The papers also made clear that this form of monetary policy has plenty of precedents throughout the earlier part of the 20th century during the gold standard. It's only since the 1980s and 1990s that consensus shifted squarely behind the idea of highly independent central banks pursuing narrow price stability and even strict inflation targets.

And given the level of credit chaos that ultimately emanated from the so-called Great Moderation, it's possible that history will see that system as the aberration rather than norm.

HSBC economists Karen Ward and Simon Wells reckon central bank independence is the biggest impact from ever-more QE and fear that, as in Japan, the price will be paid by persistently high if sustainable government deficits that stifle growth.

"The heyday of independent central banking could be drawing to a close," they wrote in a wide-ranging report on QE.

Hedge fund manager Stephen Jen said he thinks the temporary benefits of QE are outweighed by long-term costs such as removing pressure for fiscal reform and market volatility. "At some point," Jen said, "the benefit-cost balance flips."

Then again, not everyone bemoans the greater responsiveness of central banks to the will of elected governments.

"The source of central bank independence is public support from elected officials that the central bank is pursuing desirable social goals," BoE's Posen said Monday.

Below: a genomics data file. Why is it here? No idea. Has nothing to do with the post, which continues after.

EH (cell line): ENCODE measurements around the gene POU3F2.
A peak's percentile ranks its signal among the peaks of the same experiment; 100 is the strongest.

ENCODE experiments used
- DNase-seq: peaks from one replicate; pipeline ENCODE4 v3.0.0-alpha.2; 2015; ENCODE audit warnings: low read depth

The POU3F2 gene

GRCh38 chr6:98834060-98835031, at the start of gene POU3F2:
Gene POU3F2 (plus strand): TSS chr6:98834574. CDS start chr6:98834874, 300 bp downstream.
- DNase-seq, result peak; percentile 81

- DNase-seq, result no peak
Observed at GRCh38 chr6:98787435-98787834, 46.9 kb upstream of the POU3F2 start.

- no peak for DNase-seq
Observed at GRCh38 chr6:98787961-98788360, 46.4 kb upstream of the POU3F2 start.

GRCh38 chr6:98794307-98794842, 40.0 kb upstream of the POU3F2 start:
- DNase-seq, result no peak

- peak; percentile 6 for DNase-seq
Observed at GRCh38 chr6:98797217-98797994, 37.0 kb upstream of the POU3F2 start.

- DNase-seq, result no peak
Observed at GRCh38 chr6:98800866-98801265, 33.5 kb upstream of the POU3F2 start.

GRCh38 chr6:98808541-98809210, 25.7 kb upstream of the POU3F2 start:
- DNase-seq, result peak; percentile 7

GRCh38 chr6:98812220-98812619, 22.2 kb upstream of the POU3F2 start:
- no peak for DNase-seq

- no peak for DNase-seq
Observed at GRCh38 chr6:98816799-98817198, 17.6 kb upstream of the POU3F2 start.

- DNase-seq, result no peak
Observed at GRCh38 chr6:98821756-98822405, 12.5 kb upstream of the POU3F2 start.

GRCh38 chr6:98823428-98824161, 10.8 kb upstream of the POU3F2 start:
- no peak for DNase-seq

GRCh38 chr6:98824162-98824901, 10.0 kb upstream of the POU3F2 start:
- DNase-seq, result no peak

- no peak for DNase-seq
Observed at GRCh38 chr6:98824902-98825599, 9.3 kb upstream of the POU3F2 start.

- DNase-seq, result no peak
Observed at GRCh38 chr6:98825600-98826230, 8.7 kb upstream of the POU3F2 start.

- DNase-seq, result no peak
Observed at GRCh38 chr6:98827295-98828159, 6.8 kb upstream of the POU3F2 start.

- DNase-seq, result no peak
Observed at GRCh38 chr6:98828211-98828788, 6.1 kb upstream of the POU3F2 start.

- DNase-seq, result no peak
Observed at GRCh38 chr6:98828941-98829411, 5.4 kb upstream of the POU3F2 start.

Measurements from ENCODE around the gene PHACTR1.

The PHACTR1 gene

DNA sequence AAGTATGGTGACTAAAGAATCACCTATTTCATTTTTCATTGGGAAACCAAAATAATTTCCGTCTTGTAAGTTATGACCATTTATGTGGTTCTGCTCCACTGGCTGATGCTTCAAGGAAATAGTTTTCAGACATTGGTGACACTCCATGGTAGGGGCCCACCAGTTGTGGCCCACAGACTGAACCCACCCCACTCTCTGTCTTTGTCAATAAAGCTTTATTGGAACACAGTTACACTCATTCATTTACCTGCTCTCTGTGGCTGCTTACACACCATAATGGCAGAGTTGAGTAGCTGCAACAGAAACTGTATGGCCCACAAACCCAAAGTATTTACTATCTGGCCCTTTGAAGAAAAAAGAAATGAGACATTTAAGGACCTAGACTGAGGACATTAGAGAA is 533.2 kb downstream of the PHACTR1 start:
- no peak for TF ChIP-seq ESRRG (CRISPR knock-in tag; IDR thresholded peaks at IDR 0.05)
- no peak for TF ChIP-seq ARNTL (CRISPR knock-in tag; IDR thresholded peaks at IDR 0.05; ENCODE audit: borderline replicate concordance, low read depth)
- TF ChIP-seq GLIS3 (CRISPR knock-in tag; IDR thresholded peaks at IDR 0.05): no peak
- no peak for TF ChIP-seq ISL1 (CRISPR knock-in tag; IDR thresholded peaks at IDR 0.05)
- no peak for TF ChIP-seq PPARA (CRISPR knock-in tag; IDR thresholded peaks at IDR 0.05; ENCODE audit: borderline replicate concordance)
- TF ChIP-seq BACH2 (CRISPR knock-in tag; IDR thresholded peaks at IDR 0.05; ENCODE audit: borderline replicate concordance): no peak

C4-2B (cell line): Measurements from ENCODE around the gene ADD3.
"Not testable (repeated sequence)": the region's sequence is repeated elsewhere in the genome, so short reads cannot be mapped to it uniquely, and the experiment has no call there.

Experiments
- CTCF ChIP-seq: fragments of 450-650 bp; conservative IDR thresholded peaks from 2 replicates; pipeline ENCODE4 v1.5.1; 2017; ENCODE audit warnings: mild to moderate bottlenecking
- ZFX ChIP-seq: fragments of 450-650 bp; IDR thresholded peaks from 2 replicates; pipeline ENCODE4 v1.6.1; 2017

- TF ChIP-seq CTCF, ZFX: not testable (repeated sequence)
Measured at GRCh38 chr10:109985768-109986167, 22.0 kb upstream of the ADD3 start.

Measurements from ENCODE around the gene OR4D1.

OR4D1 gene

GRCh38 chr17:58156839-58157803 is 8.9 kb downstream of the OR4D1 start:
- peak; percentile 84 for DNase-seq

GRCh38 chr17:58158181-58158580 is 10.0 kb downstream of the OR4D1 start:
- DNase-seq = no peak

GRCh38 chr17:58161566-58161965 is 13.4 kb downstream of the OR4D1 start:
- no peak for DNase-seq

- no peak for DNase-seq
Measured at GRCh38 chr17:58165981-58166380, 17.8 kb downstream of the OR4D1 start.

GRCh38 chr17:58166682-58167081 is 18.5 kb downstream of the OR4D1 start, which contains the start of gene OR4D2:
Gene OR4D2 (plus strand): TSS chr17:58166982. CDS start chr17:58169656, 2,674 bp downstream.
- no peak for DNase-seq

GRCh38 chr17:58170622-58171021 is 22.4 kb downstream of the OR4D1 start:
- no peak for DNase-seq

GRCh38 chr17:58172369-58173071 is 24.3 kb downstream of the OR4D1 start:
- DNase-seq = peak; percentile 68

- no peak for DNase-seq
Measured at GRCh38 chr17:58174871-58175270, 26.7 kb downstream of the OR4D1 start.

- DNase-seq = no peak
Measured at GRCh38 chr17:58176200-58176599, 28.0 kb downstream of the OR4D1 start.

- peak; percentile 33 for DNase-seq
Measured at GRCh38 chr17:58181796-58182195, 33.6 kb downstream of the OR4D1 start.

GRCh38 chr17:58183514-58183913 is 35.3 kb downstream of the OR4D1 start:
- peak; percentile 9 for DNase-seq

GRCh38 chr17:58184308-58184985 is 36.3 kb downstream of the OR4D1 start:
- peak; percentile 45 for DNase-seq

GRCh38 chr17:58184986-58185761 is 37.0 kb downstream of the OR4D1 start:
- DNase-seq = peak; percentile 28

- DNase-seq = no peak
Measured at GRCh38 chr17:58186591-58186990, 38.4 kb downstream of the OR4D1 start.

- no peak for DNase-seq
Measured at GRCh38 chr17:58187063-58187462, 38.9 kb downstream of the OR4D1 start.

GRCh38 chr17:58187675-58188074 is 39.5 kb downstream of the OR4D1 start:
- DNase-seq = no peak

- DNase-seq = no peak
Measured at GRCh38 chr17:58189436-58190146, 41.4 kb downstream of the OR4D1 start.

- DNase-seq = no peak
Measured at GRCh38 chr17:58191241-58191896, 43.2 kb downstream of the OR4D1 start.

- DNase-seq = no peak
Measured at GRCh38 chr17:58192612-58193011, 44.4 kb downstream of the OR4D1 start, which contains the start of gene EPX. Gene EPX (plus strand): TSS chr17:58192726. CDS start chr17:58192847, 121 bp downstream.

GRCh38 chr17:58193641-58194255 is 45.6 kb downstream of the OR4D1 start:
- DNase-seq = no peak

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Sona Discovers Potential High-Grade Gold Mineralization
at Blackdome in British Columbia -- 13.6g over 1.5 Meters

From a Company Press Release
November 22, 2011

VANCOUVER, British Columbia -- With its latest surface diamond drilling program at its 100-percent-owned, formerly producing Blackdome gold mine in southern British Columbia, Sona Resources Corp. has discovered a potentially high-grade gold-mineralized area, with one hole intersecting 13.6 grams of gold in 1.5 meters of core drilling.

"We intersected a promising new mineralized zone, and we feel optimistic about the assay results," says Sona's president and CEO, John P. Thompson. "We have undertaken an aggressive exploration program that has tested a number of target zones. Our discovery of this new gold-bearing structure is significant, and it represents a positive development for the company."

Sona aims to bring its permitted Blackdome mill back into production over the next year and a half, at a rate of 200 tonnes per day, with feed from the formerly producing Blackdome mine and the nearby Elizabeth gold deposit property. A positive preliminary economic assessment by Micon International Ltd., based on a gold price of $950 per ounce over eight years, has estimated a cash cost of $208 per tonne milled, or $686 per gold ounce recovered.

For the company's complete press release, please visit: